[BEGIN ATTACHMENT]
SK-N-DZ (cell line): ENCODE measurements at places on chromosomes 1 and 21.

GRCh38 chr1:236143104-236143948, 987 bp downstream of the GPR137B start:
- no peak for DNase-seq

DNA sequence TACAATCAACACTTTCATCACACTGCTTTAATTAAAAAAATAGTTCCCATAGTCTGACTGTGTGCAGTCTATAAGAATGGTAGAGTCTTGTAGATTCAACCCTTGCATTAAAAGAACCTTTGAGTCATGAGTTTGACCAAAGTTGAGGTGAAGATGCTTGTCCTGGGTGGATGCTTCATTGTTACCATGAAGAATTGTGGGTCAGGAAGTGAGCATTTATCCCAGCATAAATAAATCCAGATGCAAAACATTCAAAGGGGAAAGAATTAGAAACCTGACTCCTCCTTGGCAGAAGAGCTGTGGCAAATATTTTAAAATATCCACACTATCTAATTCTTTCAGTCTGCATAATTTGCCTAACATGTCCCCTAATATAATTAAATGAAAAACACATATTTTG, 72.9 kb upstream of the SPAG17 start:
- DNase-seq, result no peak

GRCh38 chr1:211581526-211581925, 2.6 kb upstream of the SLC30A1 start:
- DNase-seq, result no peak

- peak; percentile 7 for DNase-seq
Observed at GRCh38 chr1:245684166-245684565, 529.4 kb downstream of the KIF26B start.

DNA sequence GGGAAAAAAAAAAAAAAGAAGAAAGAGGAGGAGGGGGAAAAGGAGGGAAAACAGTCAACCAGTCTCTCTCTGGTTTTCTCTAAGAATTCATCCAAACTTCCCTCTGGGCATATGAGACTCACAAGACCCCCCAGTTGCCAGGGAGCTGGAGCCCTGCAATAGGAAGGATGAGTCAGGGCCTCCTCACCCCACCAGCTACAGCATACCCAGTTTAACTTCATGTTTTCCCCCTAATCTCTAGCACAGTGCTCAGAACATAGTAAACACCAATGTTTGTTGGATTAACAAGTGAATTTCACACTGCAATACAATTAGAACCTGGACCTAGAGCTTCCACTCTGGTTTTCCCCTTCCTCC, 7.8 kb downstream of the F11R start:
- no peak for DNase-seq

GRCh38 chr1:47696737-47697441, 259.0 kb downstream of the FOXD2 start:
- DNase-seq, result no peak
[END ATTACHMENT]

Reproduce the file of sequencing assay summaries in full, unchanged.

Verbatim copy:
SK-N-DZ (cell line): ENCODE measurements at places on chromosomes 1 and 21.

GRCh38 chr1:236143104-236143948, 987 bp downstream of the GPR137B start:
- no peak for DNase-seq

DNA sequence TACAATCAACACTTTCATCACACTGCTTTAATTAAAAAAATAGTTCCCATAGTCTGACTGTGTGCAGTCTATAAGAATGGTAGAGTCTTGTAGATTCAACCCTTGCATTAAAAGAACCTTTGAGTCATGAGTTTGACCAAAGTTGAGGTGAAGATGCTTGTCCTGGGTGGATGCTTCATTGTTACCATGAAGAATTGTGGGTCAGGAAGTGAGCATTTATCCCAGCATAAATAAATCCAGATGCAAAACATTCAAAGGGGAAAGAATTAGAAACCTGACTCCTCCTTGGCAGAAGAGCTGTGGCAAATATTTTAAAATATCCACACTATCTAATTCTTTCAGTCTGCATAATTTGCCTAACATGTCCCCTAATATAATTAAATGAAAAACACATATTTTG, 72.9 kb upstream of the SPAG17 start:
- DNase-seq, result no peak

GRCh38 chr1:211581526-211581925, 2.6 kb upstream of the SLC30A1 start:
- DNase-seq, result no peak

- peak; percentile 7 for DNase-seq
Observed at GRCh38 chr1:245684166-245684565, 529.4 kb downstream of the KIF26B start.

DNA sequence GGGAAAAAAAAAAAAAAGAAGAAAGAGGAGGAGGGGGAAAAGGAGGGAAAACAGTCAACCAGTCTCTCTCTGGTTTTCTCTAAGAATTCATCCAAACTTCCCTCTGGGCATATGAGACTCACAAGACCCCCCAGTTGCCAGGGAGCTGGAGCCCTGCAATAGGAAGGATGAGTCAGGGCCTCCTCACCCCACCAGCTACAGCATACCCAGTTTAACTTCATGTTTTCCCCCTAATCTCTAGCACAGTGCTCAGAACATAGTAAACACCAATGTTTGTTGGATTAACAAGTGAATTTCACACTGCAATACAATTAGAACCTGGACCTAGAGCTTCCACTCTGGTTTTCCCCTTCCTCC, 7.8 kb downstream of the F11R start:
- no peak for DNase-seq

GRCh38 chr1:47696737-47697441, 259.0 kb downstream of the FOXD2 start:
- DNase-seq, result no peak